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Fear of Crowds

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Agoraphobic Situations

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Fear of Public Transportation

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Anxiety disorders are a group of disorders characterized by individual fears and phobias within a specified set of criteria listed in the DSM-V, (Diagnostic and statistical manual of mental disorders (5th ed.))

Agoraphobia is a classification within this group consisting of behavioral symptoms that include an irrational and inexplicable fear of leaving the safety of your home, with further fears of being in a public space, fear of being ridiculed or judged while outside of your home, fear of being in a situation from which you cannot escape, and fear of being separated for any period of time from a loved one or safe individual.  However, most commonly known is that agoraphobia is a fear of wide open spaces.

This fear can be perpetuated in certain environments such as large supermarkets, crowded festivals, and within various modes of transportation.  

An individual suffering from agoraphobia will follow any measure to avoid leaving their homes, or to avoid such places that will increase their anxiety, interfering with their work or social lives and significantly decreasing quality of life. 

Within the new DSM-V, criteria for agoraphobia do not require fear to be experienced at extreme lengths; it only requires to  be disproportional to the threat or danger of the situation or environment.

History of Agoraphobia

The Latin Translation of ‘gathering of people, or place of gathering’, or ‘fear of the marketplace’, agoraphobia made its first appearance in the DSM-III under the American Psychiatric Association in 1980, however the definition and term of the disorder was first introduced in 1871 by Carl Westphal, a psychiatrist from Berlin who was able to see a correlation within three of his male adult patients and symptoms of fear and phobia of wide open places, yet he could not successfully explain the epidemiology of Agoraphobia.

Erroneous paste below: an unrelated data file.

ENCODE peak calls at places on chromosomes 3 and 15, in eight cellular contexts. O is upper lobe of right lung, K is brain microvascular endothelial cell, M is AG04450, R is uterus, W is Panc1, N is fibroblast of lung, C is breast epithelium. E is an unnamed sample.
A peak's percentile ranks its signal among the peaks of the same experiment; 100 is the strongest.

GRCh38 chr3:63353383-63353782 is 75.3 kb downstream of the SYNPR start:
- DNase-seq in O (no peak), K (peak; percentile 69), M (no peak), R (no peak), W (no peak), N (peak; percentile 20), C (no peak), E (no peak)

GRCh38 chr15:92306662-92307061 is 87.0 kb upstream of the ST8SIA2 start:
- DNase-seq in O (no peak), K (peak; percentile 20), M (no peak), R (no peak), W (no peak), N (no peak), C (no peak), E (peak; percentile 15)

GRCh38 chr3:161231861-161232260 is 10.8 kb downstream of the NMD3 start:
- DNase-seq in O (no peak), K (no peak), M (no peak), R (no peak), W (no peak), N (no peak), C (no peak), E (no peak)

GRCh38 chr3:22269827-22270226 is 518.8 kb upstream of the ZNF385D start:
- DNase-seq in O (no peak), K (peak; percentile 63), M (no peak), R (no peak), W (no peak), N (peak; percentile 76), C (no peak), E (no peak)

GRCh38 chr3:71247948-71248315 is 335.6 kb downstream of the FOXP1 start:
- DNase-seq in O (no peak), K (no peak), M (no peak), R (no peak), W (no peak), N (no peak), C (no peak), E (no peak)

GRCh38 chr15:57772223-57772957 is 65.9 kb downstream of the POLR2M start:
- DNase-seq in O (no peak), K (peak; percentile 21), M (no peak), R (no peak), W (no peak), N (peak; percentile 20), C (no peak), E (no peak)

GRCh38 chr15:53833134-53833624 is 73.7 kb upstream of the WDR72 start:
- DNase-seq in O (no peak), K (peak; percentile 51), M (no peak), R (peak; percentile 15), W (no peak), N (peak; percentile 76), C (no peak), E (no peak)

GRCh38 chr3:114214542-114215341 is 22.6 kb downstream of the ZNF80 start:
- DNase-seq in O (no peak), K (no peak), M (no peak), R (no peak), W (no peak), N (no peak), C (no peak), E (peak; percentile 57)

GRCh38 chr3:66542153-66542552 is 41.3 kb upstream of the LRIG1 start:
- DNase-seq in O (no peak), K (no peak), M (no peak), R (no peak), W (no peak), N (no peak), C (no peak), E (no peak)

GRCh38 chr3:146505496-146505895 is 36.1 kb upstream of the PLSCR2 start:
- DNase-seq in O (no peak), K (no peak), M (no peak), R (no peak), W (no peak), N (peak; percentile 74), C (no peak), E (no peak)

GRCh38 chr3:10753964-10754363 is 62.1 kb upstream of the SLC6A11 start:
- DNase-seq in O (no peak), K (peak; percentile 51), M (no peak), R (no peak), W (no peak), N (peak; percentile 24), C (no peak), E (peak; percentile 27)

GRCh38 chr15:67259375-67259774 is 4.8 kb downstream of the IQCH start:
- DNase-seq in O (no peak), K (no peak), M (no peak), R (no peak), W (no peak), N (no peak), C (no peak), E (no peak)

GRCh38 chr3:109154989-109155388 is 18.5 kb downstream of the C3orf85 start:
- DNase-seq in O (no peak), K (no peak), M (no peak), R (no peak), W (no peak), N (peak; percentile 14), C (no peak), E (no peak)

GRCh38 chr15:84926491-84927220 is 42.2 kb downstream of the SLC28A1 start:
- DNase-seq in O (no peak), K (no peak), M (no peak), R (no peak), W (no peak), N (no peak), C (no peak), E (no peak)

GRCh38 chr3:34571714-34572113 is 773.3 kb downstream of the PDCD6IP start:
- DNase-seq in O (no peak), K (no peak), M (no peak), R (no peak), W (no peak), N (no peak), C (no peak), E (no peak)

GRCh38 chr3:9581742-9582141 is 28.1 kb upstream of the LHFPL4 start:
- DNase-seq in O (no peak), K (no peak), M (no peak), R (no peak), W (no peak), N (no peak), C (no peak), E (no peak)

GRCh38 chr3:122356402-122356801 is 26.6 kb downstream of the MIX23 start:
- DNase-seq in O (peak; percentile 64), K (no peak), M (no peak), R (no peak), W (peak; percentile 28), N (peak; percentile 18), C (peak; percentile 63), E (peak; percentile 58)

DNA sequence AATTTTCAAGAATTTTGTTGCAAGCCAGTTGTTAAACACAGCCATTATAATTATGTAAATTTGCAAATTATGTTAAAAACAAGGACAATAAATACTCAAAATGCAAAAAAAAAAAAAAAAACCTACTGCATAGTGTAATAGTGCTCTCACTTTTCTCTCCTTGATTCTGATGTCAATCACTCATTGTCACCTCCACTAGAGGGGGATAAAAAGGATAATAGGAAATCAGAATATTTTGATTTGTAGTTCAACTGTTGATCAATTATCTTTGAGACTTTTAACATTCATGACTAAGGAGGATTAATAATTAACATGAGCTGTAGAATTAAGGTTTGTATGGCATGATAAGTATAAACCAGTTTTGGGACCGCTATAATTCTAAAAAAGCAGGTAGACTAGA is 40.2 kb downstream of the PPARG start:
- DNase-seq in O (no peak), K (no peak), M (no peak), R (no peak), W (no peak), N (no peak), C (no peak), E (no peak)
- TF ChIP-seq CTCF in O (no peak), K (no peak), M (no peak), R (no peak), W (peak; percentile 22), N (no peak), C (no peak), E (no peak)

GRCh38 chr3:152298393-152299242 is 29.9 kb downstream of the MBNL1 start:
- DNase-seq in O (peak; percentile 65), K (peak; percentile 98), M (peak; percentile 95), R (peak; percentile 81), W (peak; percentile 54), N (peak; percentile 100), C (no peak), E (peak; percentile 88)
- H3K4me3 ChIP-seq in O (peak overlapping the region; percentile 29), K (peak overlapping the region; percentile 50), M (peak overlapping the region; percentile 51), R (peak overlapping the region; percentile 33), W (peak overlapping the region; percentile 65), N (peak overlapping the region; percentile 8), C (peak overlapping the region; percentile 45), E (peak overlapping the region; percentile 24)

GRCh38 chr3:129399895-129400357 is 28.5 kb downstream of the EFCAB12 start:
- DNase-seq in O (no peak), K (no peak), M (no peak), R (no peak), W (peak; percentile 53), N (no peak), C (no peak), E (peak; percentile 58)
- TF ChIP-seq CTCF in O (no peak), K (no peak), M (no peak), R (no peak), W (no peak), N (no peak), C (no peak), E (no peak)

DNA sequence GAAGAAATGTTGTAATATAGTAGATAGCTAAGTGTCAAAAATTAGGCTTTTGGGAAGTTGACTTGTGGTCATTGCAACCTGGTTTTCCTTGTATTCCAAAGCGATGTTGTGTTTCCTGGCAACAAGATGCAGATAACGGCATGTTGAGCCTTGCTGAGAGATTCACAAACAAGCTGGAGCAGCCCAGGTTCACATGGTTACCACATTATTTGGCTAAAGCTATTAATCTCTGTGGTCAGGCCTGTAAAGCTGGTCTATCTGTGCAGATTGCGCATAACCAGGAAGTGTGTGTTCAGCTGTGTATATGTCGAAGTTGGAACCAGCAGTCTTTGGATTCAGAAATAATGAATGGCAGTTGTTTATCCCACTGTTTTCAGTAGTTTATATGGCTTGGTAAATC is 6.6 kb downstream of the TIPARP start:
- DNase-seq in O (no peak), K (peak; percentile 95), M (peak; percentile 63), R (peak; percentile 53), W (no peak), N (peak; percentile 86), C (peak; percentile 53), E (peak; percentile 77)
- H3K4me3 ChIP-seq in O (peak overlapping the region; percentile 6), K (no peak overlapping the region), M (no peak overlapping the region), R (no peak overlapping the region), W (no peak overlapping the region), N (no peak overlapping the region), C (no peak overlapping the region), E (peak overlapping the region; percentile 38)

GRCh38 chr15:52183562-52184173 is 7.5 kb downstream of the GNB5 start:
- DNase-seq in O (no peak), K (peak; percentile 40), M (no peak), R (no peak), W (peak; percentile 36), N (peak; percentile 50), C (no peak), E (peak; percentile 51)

According to the NIMH (National Institute of Mental Health) 0.8% of Americans live with agoraphobia, with 40% having severe enough symptoms to interfere with their daily lives.

Symptoms of Agoraphobia as per the DSM-V

  • Fear of leaving their home for extended periods of time
  • Fear of being alone in social situations
  • Fear of losing control in a public place
  • Fear of being in places where it would be difficult to escape from such as an elevator, or mode of transportation
  • Fear of being detached from one's safe individual or loved one
  • Feelings of anxiousness, anxiety or agitation during any of these situations

Agoraphobia is concurrent with a panic disorder as individuals suffering from agoraphobia will experience symptoms of panic disorder such as nausea, chest pain, hearth palpitations, shortness of breath, dizziness, trembling, sweating, chills, and numbness


Although the direct cause of agoraphobia is not known, there are key factors that can increase the chances of developing this disorder. A confirmed diagnosis of other anxiety disorders such as General Anxiety Disorder, Claustrophobia, Depression, history of abuse, history of sexual abuse, chronic stress, poor health and socio-economic status, as well as a genetic predisposition all play a role in the development. The disorder can develop anywhere between early childhood and late adolescence, with a higher prevalence in women.

DSM-V Criteria

In order to be diagnosed with agoraphobia, you must meet the following criteria as outlined in the DSM-V.  In order to avoid over diagnosis of agoraphobia the symptoms are no longer required to be extreme.

"The new DSM-5 criteria state that the symptoms for all ages must have a duration of at least 6 months. The anxiety, panic attack, or phobic avoidance associated with the specific situation is not better accounted for by another mental disorder"  (APA, 2013).

The key factor to diagnosis is the disproportionate feelings of fear and dread to the situation, with an impulsive and immediate reaction of anxiety and dread upon exposure to the specific stimulus.  The individual is aware of their disproportionate fear relative to the stimulus, however the reaction is unavoidable.


Under the new DSM-V agoraphobia is no longer categorized under a panic disorder, and is considered a separate disorder.  However, because they are concurrent of one another, they may still be treated together. 

  • SSRI's selective serotonin re-uptake inhibitors - a common treatment for anxiety disorders that manipulate serotonin levels in your brain
  • CBT cognitive behavioral therapy – offers new ways of interpreting a situation
  • VRET virtual reality exposure therapy - has proven to work well independently of other treatments
  • On-line virtual therapy - within the safety of their own home this therapy will increase the prospect of the individual attending the virtual meetings.

Living with Agoraphobia

Agoraphobia can range from mild to severe and can significantly reduce quality of life, relationships, work and school.  The best form of prevention is to keep active, minimize stress, and maintain a healthy diet and lifestyle.  


  1. file:///C:/Users/Owner/Downloads/9780387283692-c2.pdf
  7. American Psychiatric Association. (2013). Diagnostic and statistical manual of mental disorders (5th ed.). Arlington, VA: American Psychiatric Publishing



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